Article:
When Your Team is Off Course - Superabound Leadership Lesson

3 Minutes Read

In this series I am going to address some common leadership challenges and how Superabound Leaders can deal with them. While this is not meant to be formulaic, my hope for you is that these ideas get your wheels turning and help you lead with coaching (and not micromanaging). And if you want to see how one-to-one coaching can help you grow your business, sign up for a free Visionary Meeting here.

A while back, I was speaking to someone on my team and they told me about a "really neat AI tool" they had come across earlier that day. They went into excited detail about it, but for some reason it raised a red flag for me. Instead of dismissing my unease I asked, "When did you learn all about this?" 

They replied "Just today."

I responded, "During work hours?"

Them: "Yes, but I didn't have much to do and I wasn't going to count the time or anything."

Me: "Can you tell me how this relates to the current lantern you are responsible for lighting right now?"

Them: "Hmm, I am not sure it does. I just didn't have a lot on my calendar today."

In that moment, like any other human leader probably might, I wanted to snap at this person. I had just finished a packed day of coaching and teaching while they spent the day chilling on the internet instead of putting their brain and energy towards the lantern Steve and I had hired them to light.

I was frustrated and yet I put on my Superabound Leadership hat and leaned on my tools.

1. Look for where you didn't lead clearly.
This first one is tough, because as a leader in our circle, you have to be willing to see where you may not have communicated something important. 

It doesn't matter if you have contractors or employees, if folks on your team aren't:

a) crystal clear on the lantern or series of lanterns (aka. milestones/goals/targets) they are responsible for lighting, and 
b) able to work autonomously in a focused way towards those lanterns using your company's vision and values,

You will have a problem.

In this case, my team member knew what they were supposed to be doing at a high level, but was not breaking that bigger lantern into actionable steps or smaller milestones in a way that resulted in work scheduled on their calendar.

I believed they should have known how to do this based on their past experience but didn't actually check my assumption on whether it was true. On this matter I took responsibility for the fact that I was so booked that I hadn't made the time to check in with them to see where things were with our project. But I also let them know that I expected them to create a plan for how they would move towards the lantern we had hired them for and work on it in a self-directed way.

2. Teach self-management instead of micromanaging
After this incident, I made it a point to check in more often and make sure they could articulate the lantern they were supposed to be working on. I asked for regular progress updates to be sent to me about exactly how they used "Superabound" time and how that was connected to our lantern and in line with our values.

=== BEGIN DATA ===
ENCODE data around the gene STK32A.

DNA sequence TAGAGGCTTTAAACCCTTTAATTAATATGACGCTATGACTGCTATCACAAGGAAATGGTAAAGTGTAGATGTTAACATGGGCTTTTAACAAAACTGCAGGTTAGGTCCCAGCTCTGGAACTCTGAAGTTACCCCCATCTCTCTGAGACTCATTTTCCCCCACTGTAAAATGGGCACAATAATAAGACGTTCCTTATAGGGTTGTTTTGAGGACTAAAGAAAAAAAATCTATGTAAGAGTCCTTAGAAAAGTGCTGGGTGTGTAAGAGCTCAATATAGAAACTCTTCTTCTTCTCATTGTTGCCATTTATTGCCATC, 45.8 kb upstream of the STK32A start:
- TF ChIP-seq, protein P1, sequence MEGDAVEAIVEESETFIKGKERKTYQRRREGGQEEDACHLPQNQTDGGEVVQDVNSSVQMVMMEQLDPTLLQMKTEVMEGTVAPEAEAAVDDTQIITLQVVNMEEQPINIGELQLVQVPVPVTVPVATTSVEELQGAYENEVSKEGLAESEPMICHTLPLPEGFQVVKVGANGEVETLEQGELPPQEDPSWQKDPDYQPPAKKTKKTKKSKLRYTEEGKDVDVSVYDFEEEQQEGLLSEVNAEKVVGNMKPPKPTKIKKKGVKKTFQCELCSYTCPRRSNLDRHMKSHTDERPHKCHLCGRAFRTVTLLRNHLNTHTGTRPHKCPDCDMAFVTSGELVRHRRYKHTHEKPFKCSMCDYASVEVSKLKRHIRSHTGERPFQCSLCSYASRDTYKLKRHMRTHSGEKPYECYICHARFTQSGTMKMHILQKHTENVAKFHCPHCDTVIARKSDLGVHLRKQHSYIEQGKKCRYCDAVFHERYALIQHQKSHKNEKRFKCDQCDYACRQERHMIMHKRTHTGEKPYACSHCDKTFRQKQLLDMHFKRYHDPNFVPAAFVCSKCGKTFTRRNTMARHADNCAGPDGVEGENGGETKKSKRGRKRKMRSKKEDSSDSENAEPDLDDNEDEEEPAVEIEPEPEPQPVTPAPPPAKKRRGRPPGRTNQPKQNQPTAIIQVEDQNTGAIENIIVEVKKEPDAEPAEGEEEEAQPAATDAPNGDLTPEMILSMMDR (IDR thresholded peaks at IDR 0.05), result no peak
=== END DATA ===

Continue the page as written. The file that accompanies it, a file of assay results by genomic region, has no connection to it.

The way we avoided micromanaging was to have a weekly meeting and several 10 minute check in calls each week. This allowed me to coach them on any internal Static or external challenges they were facing and redirect them as needed. I also encouraged this person to ask and communicate instead of assume (and likely waste hours of time doing something that wasn't aligned or helpful for us).

This is the benefit to creating a culture of coaching in your company because rather than have people hide from you and go down an internet rabbit hole when they don't know how to use their time, you can ecougage them to reach out when they are feeling lost or avoiding working on their lantern.

One of the ways we have baked this into our lives at Superabound is in our company Slack channel.
When you log in in the morning you are asked by our bot what your lantern is right now and what Static and Challenges might be in the way keeping you from lighting it.

Getting this out in the open at the start of every day tells us all how we are doing, what we are feeling and what we might need support on. No drama. No hiding.

3. Know when it just isn't working anymore

Here comes the hard part. If you have made sure you are communicating, leading, and teaching well, there may come a time when you decide that someone on your team isn't performing in a way that meets your standard or is performing in a way that goes against your vision and values.

If you are a lean time who values their down time but you, as the business owner or leader spend every evening finishing or fixing the work that was someone else's job, it may be time to make a big change.

This part is hard, and both Steve and I have had to part ways with some folks over the years so just know, we get it. But at the end of the day, if your business is suffering and you are paying someone for a job they aren't doing and aren't growing into at the pace you both agreed on, then chances are you are hurting yourself and your business further by continuing to try and make a fit when there isn't one.

I hope this has helped you see some patterns you may want to work on in your own leadership; or if you are doing these things well already, given you reason to pat yourself on the back.

We have so much more waiting for you with personalized one-to-one coaching. Experience your free visionary meeting here.